While still joining the push for Florida to expand Medicaid, hospital advocates said they would welcome an alternative as long as the state doesn't lose out on the federal funding that would come with expansion. But Rep. Mike Fasano is saying the state already has it's alternative: the Medicaid managed care waiver.
Florida Hospital Association President Bruce Rueben said the guiding principles for a new program for the uninsured outlined by Sen. Joe Negron, R-Stuart, on Monday sound "promising."
"What we want is for peple to be covered," Rueben said. "So however the state finds its way to getting perhaps a million Floridians access to health insurance is what we want to see happen.”
Tony Carvalho, president of the Safety Net Hospital Alliance of Florida, has a similar outlook. He said the goal is ensuring health coverage for uninsured Floridians because hospital funding cuts are coming even if that doesn't happen.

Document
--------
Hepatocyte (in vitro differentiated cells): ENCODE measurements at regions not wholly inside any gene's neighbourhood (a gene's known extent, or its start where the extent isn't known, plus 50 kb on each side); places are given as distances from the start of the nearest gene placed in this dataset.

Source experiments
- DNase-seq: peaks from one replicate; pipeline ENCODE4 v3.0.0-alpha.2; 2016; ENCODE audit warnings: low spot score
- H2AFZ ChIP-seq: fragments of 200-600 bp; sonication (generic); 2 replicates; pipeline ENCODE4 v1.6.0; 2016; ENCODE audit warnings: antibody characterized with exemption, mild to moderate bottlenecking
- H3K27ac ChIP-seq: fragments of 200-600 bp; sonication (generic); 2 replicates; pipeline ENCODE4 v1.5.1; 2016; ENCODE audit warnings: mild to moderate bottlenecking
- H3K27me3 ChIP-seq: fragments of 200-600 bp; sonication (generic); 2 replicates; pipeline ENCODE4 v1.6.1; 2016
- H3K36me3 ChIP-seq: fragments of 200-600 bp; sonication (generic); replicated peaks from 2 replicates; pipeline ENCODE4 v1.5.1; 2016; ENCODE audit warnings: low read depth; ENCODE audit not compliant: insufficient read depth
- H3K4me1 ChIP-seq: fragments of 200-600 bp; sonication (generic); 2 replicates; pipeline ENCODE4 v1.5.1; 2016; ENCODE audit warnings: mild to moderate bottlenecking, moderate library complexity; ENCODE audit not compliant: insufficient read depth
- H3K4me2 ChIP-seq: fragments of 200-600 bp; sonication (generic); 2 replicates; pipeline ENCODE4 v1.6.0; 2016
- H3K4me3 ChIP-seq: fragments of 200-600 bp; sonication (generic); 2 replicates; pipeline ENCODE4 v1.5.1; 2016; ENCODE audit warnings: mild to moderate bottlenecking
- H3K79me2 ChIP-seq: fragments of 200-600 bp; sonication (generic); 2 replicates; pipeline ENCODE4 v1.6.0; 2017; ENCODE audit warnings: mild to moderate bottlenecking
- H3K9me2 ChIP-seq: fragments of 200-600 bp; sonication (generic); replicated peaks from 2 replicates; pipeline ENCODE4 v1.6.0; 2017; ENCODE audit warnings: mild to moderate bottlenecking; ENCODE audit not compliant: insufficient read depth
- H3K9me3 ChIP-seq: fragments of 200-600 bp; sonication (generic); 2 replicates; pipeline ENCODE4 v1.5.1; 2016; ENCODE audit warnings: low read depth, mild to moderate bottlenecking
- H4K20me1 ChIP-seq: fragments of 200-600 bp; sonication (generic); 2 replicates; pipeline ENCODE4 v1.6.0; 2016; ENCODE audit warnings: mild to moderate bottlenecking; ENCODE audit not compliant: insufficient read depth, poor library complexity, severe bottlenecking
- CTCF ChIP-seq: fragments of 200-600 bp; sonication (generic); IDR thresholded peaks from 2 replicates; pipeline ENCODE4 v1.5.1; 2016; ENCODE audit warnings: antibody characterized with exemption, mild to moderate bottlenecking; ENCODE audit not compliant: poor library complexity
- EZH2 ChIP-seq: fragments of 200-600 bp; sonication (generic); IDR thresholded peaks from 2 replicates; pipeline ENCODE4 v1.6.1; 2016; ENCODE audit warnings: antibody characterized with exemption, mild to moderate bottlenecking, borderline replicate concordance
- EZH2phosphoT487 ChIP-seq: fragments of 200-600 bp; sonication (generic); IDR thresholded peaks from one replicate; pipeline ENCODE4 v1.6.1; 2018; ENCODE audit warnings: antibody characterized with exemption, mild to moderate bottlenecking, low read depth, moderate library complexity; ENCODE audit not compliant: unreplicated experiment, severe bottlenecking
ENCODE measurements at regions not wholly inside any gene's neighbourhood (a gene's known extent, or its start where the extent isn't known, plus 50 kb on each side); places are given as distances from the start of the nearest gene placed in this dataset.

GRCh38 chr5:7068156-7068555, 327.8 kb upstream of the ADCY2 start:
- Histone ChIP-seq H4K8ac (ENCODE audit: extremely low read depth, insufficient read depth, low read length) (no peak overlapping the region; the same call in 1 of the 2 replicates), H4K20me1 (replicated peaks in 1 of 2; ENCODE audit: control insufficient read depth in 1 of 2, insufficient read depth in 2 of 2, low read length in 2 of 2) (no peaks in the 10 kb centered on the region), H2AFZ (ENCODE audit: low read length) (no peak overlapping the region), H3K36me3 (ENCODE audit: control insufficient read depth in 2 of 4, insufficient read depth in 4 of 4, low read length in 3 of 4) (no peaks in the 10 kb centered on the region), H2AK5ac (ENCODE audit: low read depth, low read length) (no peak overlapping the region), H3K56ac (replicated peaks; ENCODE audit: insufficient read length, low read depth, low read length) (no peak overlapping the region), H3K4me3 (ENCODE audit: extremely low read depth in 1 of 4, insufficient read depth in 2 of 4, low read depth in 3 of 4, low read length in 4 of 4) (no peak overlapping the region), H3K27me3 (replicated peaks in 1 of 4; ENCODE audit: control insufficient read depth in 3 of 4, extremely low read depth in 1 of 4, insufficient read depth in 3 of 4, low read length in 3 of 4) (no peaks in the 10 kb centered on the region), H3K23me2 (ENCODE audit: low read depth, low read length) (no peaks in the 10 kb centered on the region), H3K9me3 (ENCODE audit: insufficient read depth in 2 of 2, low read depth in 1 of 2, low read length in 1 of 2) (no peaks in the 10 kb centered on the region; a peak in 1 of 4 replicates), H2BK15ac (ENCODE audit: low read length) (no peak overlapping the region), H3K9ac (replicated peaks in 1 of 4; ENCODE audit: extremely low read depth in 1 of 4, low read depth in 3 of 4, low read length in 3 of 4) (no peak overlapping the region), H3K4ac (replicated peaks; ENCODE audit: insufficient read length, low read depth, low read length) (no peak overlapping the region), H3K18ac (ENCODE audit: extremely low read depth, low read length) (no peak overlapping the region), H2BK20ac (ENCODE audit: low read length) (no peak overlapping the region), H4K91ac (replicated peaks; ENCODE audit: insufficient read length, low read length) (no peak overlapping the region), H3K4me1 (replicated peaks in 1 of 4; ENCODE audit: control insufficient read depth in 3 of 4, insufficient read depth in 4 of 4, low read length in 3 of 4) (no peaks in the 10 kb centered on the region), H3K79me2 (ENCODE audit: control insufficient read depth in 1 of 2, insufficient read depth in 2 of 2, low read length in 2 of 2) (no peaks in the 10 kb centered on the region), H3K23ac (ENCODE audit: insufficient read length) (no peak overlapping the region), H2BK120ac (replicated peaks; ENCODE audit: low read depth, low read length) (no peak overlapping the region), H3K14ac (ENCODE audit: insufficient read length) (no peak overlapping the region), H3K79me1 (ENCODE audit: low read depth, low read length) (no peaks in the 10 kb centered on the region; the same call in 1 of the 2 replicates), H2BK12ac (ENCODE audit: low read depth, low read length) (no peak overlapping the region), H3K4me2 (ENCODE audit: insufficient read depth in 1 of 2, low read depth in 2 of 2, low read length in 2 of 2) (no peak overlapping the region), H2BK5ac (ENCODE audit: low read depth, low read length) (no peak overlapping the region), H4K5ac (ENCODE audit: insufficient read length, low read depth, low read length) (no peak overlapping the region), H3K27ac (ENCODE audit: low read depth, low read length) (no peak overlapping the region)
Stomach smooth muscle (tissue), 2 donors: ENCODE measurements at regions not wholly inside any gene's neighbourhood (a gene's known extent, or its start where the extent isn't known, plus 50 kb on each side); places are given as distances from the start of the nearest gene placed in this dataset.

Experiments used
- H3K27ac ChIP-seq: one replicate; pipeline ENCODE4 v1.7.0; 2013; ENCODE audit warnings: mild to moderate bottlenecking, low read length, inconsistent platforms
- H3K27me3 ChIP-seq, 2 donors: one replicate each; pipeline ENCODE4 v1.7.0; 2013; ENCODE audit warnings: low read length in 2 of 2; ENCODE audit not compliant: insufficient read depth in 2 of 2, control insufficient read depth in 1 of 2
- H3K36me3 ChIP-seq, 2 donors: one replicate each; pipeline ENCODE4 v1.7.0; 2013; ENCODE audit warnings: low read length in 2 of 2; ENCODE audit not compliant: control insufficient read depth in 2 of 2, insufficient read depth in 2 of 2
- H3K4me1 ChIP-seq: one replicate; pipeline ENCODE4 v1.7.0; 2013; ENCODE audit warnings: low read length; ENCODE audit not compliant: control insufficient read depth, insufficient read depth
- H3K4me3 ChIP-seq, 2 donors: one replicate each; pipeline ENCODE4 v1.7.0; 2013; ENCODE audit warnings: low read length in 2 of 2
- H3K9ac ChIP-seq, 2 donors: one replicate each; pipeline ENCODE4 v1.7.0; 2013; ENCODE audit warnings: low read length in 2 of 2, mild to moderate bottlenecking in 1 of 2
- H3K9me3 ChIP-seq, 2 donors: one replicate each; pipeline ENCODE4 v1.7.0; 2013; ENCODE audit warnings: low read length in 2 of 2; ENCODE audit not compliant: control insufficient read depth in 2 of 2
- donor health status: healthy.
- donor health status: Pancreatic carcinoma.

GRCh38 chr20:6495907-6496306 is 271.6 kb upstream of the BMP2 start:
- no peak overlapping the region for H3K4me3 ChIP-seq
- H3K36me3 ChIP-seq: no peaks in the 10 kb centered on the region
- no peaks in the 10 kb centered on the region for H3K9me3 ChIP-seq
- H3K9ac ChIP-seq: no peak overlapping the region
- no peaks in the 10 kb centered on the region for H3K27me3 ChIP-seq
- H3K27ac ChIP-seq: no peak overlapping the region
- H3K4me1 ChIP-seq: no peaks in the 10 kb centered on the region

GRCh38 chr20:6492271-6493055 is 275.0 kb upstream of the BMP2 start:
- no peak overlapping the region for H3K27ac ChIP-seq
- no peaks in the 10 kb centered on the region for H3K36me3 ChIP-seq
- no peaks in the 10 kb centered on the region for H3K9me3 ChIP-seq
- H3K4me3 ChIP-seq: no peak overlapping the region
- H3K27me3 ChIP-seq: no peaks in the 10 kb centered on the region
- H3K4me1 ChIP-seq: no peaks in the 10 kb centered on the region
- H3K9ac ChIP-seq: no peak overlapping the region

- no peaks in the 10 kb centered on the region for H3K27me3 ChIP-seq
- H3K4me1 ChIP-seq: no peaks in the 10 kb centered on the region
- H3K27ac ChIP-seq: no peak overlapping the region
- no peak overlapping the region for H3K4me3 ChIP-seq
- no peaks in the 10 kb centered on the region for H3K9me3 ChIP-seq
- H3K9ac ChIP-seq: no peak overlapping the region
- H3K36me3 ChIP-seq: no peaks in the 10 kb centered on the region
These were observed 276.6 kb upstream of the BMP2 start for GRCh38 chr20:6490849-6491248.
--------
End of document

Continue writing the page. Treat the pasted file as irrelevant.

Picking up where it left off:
"If they don’t expand Medicaid and if we don't get these peple covered in some other way, we’re going to lose hundreds of millions of dollars that we’re getting from the federal government today to help subsidize that care," Carvalho said.
Both men joined a crowd of hospital executives and workers, as well as some patients, at a press conference under the Florida Remedy banner this morning. That campaign, headed by the hospital association, is advocating for Medicaid expansion but still leaving open the possibility that an alternative could meet its objectives.
Fasano, the only Republican lawmaker to publicly support Medicaid expansion, spoke during the event. He said the state should expand Medicaid, even if it's just a short-term fix while a grand solution is finalized. But he also criticized his colleagues, saying the current discussion is merely a "cop out" to avoid implementing the Patient Protection and Affordable Care Act.
"They’re saying that the program that’s not even been implemented -- we just got the waivers from the federal government to implement a Medicaid reform program that the Legislature and the governor created two years ago -- and they’re saying that’s broken?" Fasano said. "How can something that they reformed that has not fully been implemented yet, how can they say it's broken? It's another excuse not to accept federal dollars and help those who need help.”